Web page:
The son of Philip and Annie Palmer, William Palmer was born in Balderton, Newark in 1892.
William was the eldest boy in a farming family of seven children (four elder sisters, Ada, Alice, Florrie and Lily and two younger brothers, Leonard and Albert. By 1906 William was attending school in Bottesford. The family had moved from Long Bennington to Church Farm, Bottesford. The Bottesford School Log Book records that in 1906 William was awarded a County Junior Scholarship (Class C) and that he intended to hold the position as a pupil teacher at Sedgebrook School. He did not pursue a teaching career iand he took up work on the family farm. The 1st World War would thwart any ambition for him to lead the farm on into the next generation. That would fall to Len, his younger brother. Len Palmer would be the last of his family to work Church Farm before its sale in the 1980s. The house still stands but is now a private home.
No records survive giving full details of William Palmer’s service in the 1st World War. However, his Medal Index Card indicates that he served with both the Lincolnshire Regiment as a Private (203812) and with the North Staffordshire Regiment (service number 260075). He was not lisrted for the 14-15 Star and therefore would not have seen active service prior to the 31st December 1915. The battalion he served with in the Lincolnshire Regiment is not recorded.
The photograph of him wearing a Lincolnshire Regiment cap badge gives details on the reverse of service with the 15th Platoon 2/6th Battalion North Staffordshire Regiment. However his service number with the Lincolnshire Regiment (203812) is in the region of numbers allocated to recruits to either the 2/4th or 2/5th Battalion. The 2/5th was formed in Grimsby in February 1915 whereas the 2/4th was formed in Lincoln. Both were were sent to to Ireland with the 59th 2nd North Midland Division in April 1916 where they sustained casualties in fierce fighting during the rebellion against British rule. After withdrawal from Ireland both Battalions underwent further training before transfer to France in February 1917 and subsequent front line action. If William had sustained injuries during those periods of active service on recovery he would not necessarily have been posted back to his Battalion in the Lincolnshire Regiment. That could explain a transfer to the 2/6th Battalion North Staffs Regiment. However, there is also evidence that soldiers from the Lincolnshire Regiment were directly transferred from Infantry Base Depot (9) in August 1917 directly into the 2/6th North Staffordshire Battalion (see the records of Private Arthur C Markham 40878). This could also have been the case for William Palmer.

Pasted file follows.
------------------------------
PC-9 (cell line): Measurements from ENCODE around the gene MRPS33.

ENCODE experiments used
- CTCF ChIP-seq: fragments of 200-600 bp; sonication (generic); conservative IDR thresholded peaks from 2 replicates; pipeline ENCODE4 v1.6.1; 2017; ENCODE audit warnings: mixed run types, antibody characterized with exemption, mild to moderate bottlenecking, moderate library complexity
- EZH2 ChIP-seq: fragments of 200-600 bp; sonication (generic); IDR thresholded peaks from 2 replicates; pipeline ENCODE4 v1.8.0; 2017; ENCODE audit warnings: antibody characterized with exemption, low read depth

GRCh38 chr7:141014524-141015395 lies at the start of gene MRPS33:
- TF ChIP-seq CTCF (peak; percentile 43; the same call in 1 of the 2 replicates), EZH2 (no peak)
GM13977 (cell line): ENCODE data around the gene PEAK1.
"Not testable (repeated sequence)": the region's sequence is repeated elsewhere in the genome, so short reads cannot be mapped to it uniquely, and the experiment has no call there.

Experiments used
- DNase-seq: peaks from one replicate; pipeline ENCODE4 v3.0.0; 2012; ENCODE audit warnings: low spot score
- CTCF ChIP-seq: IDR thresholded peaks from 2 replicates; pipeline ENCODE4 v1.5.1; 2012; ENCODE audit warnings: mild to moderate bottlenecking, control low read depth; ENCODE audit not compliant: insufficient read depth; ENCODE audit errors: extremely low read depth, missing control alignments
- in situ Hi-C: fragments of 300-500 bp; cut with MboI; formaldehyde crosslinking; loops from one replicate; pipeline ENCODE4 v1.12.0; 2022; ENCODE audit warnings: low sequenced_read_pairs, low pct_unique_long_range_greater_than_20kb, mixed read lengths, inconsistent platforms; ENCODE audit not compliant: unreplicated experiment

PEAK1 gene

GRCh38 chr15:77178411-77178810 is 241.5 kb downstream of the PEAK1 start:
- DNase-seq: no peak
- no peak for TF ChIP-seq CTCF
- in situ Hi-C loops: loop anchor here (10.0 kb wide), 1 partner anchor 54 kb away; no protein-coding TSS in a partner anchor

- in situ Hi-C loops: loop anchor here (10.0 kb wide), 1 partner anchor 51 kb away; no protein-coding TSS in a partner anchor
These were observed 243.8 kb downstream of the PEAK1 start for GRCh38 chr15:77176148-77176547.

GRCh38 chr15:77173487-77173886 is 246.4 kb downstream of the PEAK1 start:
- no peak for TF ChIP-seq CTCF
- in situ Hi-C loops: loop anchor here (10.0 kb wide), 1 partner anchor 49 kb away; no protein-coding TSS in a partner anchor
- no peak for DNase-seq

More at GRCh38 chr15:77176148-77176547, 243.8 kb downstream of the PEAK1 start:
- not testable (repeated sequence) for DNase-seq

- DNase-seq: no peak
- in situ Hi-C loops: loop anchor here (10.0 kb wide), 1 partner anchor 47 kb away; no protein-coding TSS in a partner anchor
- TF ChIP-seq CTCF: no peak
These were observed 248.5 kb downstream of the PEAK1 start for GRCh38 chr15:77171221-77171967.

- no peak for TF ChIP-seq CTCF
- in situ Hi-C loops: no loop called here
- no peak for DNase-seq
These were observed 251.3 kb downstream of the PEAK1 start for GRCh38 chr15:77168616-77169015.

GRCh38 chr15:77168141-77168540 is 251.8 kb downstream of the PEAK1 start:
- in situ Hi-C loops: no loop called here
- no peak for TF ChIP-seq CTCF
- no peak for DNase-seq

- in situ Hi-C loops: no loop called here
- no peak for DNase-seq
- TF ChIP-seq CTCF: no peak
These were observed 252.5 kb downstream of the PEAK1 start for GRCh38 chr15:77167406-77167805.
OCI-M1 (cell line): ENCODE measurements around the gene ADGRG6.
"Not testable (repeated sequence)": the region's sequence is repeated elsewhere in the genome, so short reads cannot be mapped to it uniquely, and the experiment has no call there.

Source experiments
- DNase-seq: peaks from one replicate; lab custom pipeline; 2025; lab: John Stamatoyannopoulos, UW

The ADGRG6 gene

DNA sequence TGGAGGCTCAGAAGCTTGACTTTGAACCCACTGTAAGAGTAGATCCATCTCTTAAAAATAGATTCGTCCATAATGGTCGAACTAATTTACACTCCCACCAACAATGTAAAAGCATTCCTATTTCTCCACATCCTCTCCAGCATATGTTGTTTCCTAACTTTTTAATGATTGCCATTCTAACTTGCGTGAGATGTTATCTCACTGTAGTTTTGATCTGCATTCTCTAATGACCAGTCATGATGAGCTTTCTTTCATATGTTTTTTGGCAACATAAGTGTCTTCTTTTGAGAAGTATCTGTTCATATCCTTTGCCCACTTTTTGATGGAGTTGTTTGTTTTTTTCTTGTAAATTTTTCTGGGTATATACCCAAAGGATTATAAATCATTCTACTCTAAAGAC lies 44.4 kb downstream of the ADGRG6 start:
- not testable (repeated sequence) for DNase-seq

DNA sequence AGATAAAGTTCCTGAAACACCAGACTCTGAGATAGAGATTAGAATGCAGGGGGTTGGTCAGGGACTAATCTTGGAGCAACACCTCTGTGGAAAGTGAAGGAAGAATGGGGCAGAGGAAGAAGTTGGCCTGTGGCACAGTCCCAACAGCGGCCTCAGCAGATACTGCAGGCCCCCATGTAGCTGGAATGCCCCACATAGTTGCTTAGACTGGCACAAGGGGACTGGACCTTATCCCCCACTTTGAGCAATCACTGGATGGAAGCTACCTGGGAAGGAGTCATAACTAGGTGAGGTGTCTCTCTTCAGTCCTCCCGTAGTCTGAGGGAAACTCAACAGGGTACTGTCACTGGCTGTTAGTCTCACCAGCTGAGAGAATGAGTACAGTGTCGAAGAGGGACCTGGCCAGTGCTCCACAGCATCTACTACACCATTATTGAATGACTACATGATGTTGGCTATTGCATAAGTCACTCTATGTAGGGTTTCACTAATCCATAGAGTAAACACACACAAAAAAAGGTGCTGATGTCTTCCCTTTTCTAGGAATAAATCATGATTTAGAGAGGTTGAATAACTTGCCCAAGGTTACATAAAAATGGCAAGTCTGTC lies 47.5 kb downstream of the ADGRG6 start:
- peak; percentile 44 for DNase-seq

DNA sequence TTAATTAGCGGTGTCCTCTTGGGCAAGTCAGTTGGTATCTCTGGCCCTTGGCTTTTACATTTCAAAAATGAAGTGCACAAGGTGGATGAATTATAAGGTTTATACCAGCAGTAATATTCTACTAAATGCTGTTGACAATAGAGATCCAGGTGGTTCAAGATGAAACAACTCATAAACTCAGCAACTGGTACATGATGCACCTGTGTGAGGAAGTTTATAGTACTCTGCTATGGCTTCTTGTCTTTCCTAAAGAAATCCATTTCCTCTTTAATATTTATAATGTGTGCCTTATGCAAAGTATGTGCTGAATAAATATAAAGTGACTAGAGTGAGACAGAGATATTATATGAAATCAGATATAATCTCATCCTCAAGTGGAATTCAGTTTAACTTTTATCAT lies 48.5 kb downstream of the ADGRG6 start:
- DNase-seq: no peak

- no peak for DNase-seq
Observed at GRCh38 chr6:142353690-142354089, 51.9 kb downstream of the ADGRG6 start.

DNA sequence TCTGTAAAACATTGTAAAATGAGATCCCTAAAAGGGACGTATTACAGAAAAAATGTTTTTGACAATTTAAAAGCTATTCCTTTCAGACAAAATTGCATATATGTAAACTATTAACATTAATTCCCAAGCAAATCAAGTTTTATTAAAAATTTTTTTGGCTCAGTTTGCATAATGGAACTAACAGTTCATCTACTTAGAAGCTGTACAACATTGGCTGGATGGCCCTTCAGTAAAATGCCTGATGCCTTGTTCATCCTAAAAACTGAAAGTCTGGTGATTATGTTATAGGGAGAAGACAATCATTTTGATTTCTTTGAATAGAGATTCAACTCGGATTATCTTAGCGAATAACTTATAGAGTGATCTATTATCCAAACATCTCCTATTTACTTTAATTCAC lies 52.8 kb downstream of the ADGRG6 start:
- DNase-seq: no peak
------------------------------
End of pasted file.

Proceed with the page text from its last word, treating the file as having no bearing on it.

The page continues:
Given that it is not possible to determine the exact date on which William Palmer transferred we can only surmise the nature of his service with the 2/6th Battalion North Staffordshires. If he had joined the Battalion before their arrival in France in late February 1917 he could have experienced 8 months of active service and further training before his loss in the Battle of Cambrai on the 30th November 1917.
His Battalion was part of the 59th (2nd North Midland) Division. This division was engaged in pursuing the Germans in their April 1917 strategic withdrawal east from the Somme. May and June was a period of training in advance of the Division’s engagement in the 3rd Battle of Ypres during September 1917. After suffering considerable losses in that that Battle the Division then relieved the 1st Canadian Division in October in the Lens Sector. They were also given notice that they would be used to capitalise on the expected success of the forthcoming Battle of Cambrai. In mid November they were moved to Bapaume in advance of any engagement at Cambrai.